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3 points by binx 4211 days ago | link | parent

2. Take this function as an example:

(fn (x y) (g x y (fn (x) (h x))))

When inlined with x=1 and y=2, it should be rewritten as:

(g 1 2 (fn (x) (h x))), not

(g 1 2 (fn (x) (h 1)))

Because the second x is not free in the function body.



2 points by almkglor 4211 days ago | link

I see. This is actually handled implicitly in the compiler's AST structure: during the conversion from the list form to the AST form, each local variable is given a unique ID:

  (fn (x y) (g x y (fn (x) (h x))))
  =>
  (fn (x@1 y@2) (g x@1 y@2 (fn (x@3) (h x@3))))
  ; approximation of the AST structure, the AST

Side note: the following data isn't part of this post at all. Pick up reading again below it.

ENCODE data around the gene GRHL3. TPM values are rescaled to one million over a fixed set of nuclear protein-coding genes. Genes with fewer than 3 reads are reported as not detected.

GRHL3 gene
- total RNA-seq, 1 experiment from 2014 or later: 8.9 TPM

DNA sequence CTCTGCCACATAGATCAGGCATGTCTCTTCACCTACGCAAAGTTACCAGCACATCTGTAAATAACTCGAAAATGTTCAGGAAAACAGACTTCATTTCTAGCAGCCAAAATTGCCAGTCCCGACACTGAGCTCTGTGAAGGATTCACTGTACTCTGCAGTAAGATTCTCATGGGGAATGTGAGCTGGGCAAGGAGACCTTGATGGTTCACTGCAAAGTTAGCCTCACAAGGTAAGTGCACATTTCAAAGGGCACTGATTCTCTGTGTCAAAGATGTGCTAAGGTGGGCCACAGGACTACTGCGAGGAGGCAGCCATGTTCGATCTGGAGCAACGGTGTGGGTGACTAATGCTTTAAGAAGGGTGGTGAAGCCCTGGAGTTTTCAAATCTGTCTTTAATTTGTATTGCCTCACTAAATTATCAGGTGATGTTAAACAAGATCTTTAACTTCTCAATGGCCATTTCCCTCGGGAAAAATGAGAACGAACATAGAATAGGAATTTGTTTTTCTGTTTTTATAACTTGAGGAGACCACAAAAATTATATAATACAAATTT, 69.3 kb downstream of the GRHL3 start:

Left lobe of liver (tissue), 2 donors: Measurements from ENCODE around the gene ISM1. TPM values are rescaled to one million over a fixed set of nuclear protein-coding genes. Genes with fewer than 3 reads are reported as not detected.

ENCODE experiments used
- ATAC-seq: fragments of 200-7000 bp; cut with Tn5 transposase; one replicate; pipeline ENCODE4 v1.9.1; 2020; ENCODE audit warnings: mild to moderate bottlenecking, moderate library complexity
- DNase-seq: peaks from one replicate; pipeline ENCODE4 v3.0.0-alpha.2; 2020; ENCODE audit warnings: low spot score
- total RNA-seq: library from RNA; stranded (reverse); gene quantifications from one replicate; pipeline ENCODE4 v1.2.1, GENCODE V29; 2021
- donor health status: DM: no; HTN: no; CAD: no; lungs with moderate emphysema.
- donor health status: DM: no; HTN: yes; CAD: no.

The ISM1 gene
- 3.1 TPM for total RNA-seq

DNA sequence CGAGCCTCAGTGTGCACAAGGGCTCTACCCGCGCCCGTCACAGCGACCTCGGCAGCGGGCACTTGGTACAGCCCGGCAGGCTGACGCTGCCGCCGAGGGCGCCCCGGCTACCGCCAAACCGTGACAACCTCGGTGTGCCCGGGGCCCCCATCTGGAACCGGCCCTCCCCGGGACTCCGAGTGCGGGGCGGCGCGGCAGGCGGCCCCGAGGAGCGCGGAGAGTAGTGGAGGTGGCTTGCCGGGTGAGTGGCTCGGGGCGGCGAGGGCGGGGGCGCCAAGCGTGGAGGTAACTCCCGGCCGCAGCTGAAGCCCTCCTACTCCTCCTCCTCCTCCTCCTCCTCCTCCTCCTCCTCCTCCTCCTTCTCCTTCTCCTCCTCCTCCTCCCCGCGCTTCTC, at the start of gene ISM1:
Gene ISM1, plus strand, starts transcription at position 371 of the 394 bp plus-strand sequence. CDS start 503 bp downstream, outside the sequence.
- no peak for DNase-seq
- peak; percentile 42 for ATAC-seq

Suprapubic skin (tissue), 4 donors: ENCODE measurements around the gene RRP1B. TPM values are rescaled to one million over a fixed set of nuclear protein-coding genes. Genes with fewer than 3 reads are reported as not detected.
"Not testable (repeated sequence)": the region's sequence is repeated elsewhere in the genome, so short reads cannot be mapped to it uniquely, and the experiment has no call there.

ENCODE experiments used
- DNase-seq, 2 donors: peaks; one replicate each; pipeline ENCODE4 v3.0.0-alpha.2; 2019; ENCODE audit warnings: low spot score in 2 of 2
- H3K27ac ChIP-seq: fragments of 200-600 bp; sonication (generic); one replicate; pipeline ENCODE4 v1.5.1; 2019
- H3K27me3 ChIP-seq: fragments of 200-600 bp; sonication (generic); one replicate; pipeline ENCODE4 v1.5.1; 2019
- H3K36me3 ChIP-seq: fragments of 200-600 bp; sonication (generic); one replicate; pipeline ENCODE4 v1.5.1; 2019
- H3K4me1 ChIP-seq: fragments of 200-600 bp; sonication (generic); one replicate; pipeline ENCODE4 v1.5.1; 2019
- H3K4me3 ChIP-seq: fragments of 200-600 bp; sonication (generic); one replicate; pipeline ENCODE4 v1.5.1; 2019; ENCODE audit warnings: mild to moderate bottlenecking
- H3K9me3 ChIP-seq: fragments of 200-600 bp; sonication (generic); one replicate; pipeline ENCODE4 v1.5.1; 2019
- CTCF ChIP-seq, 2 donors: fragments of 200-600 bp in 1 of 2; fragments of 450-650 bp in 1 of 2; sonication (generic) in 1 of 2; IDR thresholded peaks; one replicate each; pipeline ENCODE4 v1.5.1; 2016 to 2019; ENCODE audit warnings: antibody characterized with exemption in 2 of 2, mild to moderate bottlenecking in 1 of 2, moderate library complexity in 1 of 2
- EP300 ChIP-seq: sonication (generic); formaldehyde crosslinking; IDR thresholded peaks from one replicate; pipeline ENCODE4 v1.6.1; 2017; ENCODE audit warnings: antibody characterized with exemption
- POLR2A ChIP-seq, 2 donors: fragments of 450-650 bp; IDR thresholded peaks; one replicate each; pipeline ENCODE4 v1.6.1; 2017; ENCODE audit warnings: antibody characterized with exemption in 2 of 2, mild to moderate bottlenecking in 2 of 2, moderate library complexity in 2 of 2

; is really a table of properties
So mindless replacement of the inlined version will simply replace x@1, not x@3.

  (g 1 2 (fn (x@3) (h x@3)))

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1 point by almkglor 4210 days ago | link

Hmm. Turns out this is a real issue, but for a different reason: since local variables are given unique ID's, we should actually replace local variable ID's for subfunctions when a function is inlined several times:

  (set glob
    (fn (x@1 y@2)
      (g x@1 y@2 (fn (x@3) (h x@3))))
  (glob 1 2)
  (glob 3 4)
  =>
  (set glob
    (fn (x@1 y@2)
      (g x@1 y@2 (fn (x@3) (h x@3))))
  (g 1 2
    (fn (x@4) (h x@4)))
  (g 3 4
    (fn (x@5) (h x@5)))

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